Listen to the podcast:
After weeks of skittishness and fear, investors showed signs on Tuesday of settling down. “Yesterday was one of the dullest days in the market that we’ve had in a while, and that’s good in many ways,” says Wharton finance professor Jeremy Siegel.
Around the world, investors have been reeling from widespread problems in the subprime sector of the U.S. mortgage business. Stocks have fallen, especially among financial firms. Yields on Treasury securities have dropped, as people pile into an investment that’s seen as a safe harbor in times of tumult. And companies – lumped together with the big crowd of homeowners who have defaulted on their loans – are finding it hard to borrow money.
Yet Siegel remains upbeat. “It’s my belief that the basic economy is strong and that credits outside of the subprime mortgage industry are also strong,” Siegel says. “The economy will weather this and equity markets will recover nicely. So I’m optimistic but chastened because I didn’t think this hysteria would become as widespread as it did.”
Some commentators have criticized the U.S. Federal Reserve, the nation’s central bank, for not acting to reassure investors by more aggressively cutting interest rates. The Fed last week reduced the rate that it charges banks for short-term loans but left alone the one that banks charge each other, called the federal funds rate. Cuts in the federal funds rate can jumpstart a stalled economy but overheat a healthy one.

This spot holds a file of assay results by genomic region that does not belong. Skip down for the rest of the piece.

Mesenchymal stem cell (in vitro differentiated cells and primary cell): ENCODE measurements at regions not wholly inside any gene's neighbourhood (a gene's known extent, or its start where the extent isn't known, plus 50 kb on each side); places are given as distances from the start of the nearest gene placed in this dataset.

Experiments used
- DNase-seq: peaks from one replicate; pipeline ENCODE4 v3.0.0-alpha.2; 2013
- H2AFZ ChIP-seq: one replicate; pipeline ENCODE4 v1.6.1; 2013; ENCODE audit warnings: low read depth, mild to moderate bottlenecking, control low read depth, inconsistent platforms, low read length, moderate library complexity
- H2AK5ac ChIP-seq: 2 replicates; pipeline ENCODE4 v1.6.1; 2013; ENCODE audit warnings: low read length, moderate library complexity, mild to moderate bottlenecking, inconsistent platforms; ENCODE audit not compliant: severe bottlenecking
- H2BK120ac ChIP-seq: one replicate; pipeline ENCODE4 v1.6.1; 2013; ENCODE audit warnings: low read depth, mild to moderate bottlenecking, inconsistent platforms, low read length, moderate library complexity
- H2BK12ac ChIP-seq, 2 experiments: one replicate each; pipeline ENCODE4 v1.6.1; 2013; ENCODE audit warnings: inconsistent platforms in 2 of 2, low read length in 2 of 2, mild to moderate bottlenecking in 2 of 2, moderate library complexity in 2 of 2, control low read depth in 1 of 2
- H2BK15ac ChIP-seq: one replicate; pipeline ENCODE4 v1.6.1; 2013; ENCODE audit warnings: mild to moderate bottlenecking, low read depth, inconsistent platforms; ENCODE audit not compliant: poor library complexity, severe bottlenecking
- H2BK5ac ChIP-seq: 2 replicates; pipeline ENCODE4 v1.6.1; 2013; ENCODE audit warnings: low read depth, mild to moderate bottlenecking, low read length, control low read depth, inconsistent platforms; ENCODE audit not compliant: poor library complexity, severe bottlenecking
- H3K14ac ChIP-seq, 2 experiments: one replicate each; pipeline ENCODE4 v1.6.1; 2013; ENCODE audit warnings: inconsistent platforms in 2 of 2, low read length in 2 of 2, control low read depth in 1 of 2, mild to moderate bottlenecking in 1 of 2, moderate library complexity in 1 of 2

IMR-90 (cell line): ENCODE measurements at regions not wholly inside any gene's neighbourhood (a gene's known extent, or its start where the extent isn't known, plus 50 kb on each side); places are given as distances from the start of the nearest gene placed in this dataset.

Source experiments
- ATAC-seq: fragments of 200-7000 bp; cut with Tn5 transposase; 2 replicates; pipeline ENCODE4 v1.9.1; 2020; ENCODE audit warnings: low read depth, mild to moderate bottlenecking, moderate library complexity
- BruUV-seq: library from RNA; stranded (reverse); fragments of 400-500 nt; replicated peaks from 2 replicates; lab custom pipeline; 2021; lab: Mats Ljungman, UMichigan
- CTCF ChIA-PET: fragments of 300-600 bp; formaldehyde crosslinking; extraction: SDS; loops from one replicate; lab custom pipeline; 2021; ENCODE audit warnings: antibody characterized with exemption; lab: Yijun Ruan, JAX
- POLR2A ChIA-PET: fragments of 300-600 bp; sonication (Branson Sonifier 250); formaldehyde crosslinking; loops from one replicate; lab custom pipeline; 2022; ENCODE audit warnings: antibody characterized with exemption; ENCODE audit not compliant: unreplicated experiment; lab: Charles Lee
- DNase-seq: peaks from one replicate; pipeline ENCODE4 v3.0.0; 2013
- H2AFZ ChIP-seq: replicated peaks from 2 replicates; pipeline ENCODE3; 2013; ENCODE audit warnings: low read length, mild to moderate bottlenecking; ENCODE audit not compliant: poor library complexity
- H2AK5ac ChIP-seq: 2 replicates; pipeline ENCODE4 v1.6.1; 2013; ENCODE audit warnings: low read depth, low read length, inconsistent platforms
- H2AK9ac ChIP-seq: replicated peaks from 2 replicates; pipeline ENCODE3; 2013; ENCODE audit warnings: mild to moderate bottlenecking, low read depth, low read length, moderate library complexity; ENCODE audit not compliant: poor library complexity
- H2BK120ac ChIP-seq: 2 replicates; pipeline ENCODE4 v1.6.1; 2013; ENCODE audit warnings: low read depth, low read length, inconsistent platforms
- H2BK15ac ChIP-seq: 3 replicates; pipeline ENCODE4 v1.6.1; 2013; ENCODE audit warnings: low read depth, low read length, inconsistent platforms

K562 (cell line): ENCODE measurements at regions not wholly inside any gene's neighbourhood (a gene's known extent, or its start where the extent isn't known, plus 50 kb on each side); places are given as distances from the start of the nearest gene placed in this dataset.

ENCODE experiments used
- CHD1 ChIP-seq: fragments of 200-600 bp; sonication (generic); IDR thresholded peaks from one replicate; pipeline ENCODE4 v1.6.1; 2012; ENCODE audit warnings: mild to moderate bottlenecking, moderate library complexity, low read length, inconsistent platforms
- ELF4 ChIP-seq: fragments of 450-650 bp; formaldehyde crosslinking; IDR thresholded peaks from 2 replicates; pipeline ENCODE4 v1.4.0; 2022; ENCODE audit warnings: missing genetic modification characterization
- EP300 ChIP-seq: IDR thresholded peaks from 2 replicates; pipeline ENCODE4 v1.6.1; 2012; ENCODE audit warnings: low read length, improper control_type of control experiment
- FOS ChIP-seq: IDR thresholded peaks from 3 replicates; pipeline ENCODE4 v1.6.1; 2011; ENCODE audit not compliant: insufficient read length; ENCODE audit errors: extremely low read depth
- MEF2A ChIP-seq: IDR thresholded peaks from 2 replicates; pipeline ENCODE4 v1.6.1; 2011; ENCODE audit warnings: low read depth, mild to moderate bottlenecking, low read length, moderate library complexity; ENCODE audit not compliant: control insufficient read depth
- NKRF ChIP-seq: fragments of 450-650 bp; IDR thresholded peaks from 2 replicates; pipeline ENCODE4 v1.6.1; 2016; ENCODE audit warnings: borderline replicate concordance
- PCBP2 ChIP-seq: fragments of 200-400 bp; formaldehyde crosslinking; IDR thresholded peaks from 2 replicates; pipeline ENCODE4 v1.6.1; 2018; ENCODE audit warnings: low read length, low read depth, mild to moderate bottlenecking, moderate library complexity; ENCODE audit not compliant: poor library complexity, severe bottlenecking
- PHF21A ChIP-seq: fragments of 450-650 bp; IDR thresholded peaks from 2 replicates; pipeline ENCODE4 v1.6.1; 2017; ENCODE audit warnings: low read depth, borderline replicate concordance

“I personally think that the Fed deserves an A for its effort so far,” Siegel says. The bank, under chairman Ben Bernanke, has proceeded cautiously out of fear of igniting inflation and also out of a desire not to backstop lenders who made bad loans, according Siegel. “If you always bail out bad behavior, you encourage it. But what the Fed is saying is that it doesn’t want the market for good credits to stop working.”
He interprets Tuesday’s calm as an indication that investors are properly reading the central bank’s signals. Tuesday also brought news that billionaire investor Warren Buffett might make a bid for Countrywide Financial, a mortgage lender grappling with subprime problems. “Buffett is astute and conservative, so that will give some confidence to the market,” Siegel says. That reassurance matters because fear, far more than any market fundamental, seems to have propelled the recent zigzags. “A lot of the contagion is that people don’t know who owns what,” Siegel adds. “XYZ corporation may be fine, but people are wondering, ‘What if it bought some of those subprimes?'”